By Kamila Aliyeva
Tajikistan will not attract loan from the World Bank (WB) for the construction of the Rogun hydro power plant (HPP).
WB Vice President for Europe and Central Asia Cyrill Muller said in an interview on the sidelines of a water management conference in Dushanbe that the bank would instead focus on the project of upgrading another major Tajik hydro plant, Reuters reported on June 21.
“The reason for us not financing Rogun is that the government had a number of choices on how to proceed with Rogun and they... wanted to accelerate the process and it was felt that the World Bank would be more helpful supporting other investments in the energy sector,” he said.
In cooperation with the government we decided to finance the refurbishing of the Nurek power plant and that will be our major investment in the energy sector at this stage, Muller added.
The Tajik authorities decided to issue securities worth $1 billion for the completion of the Rogun HPP in 2017. At the first stage, bonds worth $500 million were put up for sale on the world markets.
According to the National Bank of Tajikistan, Tajik government bonds by type of investors were sold to fund managers (85 percent), hedge funds (9 percent), banks and other financial institutions (6 percent). Geographically, the bonds were acquired by investors from the U.S. (38 percent), Great Britain (24 percent), EU countries (percent) and Asia (3 percent).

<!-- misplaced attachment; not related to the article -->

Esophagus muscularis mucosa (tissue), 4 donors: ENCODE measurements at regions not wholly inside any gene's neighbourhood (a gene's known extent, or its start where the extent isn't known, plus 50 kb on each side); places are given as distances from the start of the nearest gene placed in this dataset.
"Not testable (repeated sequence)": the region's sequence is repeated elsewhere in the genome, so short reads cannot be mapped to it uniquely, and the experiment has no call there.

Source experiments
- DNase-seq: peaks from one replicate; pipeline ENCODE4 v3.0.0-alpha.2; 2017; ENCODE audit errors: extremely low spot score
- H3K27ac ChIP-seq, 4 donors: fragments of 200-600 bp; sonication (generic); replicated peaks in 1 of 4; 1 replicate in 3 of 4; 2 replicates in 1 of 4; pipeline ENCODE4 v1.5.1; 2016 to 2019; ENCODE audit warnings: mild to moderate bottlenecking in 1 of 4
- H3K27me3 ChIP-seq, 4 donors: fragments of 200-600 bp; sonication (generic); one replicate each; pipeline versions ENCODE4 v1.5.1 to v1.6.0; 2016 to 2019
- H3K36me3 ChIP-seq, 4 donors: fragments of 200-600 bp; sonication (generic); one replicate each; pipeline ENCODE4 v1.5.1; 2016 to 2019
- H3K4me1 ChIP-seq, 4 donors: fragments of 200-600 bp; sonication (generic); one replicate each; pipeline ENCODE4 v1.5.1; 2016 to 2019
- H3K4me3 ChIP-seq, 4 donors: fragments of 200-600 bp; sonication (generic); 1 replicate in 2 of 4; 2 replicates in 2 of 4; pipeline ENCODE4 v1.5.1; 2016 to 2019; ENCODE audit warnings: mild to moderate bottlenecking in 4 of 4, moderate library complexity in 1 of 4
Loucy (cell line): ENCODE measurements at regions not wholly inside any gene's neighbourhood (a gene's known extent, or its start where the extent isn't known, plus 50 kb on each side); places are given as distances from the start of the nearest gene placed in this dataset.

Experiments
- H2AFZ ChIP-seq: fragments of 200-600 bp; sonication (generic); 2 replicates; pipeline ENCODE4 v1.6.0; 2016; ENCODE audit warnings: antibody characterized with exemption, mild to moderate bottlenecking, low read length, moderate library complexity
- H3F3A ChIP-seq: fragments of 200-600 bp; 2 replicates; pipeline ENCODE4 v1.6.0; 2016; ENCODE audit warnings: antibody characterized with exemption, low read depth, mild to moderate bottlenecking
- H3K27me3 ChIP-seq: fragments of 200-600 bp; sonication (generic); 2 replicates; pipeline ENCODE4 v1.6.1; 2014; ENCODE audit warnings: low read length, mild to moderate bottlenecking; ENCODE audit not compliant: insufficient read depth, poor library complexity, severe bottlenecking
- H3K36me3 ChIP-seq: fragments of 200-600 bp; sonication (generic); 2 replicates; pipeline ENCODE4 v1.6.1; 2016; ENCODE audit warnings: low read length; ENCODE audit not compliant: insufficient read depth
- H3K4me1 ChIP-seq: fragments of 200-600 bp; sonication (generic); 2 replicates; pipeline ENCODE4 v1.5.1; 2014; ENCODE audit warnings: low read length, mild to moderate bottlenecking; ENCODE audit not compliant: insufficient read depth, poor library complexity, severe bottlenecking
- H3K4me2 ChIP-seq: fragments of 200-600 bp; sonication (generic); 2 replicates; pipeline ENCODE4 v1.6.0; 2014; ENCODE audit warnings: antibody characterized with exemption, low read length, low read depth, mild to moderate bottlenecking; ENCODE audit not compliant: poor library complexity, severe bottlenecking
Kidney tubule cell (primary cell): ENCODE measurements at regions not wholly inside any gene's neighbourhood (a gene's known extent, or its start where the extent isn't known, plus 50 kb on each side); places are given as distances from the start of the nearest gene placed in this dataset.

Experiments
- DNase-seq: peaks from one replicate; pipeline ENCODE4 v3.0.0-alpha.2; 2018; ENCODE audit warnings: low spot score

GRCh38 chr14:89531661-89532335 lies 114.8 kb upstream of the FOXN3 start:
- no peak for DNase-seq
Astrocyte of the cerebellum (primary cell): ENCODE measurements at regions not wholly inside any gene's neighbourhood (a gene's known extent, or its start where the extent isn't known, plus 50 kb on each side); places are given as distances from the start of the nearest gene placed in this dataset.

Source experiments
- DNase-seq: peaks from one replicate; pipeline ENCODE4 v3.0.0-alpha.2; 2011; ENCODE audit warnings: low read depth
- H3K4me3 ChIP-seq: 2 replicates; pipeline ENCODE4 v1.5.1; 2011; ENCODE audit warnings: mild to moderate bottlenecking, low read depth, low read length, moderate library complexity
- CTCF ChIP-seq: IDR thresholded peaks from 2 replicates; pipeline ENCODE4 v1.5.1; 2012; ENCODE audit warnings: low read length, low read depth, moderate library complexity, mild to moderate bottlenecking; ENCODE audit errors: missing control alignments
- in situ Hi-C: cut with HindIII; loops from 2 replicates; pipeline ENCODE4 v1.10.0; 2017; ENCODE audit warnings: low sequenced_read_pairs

Recently, some media outlets spread information about the sale of a second package of government bonds worth $500 million for the Rogun project. However, there is no official confirmation of this information yet.
The government of Tajikistan, which has suffered from electricity shortages for years, makes all possible efforts to complete the construction of dam that will solve the country’s energy problem.
By implementing the project, Tajikistan will be able to generate about 13 billion kilowatt-hours of electricity annually. This will not only help the country to meet its domestic needs but also turn Tajikistan into a major exporter of electricity.
According to the project, six units are planned to be installed at the station, each with a capacity of 600 MW. The station will become the highest rock-earth dam in the world. This HPP will generate 17 billion kWh of electricity annually.
The dam should form a large Rogun reservoir with a total volume of 13.3 cubic meters. The project is criticized because of the location in the zone of high seismicity, landslide and mudflow processes, and the presence of a tectonic fault filled with rock salt under the base of the dam.
The Rogun HPP will dam the Vakhsh river, which is a major tributary to the Amu Darya river, one of the region's two major water courses. The neighboring countries cautioned water could be diverted from their cotton and wheat fields. Uzbekistan claimed that water flows would be seriously decreased in case the dam is built. However, the World Bank assessment gave the go-ahead to the major project.
The Italian company Salini Impregilo is engaged in the construction of the Rogun power plant. In October 2016, Tajikistan launched work on the construction of a rock embankment dam, 335 meters high and $1.95 billion worth. The cost of the entire hydro power station is $3.9 billion.
At the end of January, the head of the company, Pietro Salini, after a meeting with Tajik President Emomali Rahmon, told reporters that the first turbine of the Rogun hydro power plant will be launched on November 16, 2018.
Kamila Aliyeva is AzerNews’ staff journalist, follow her on Twitter: @Kami_Aliyeva
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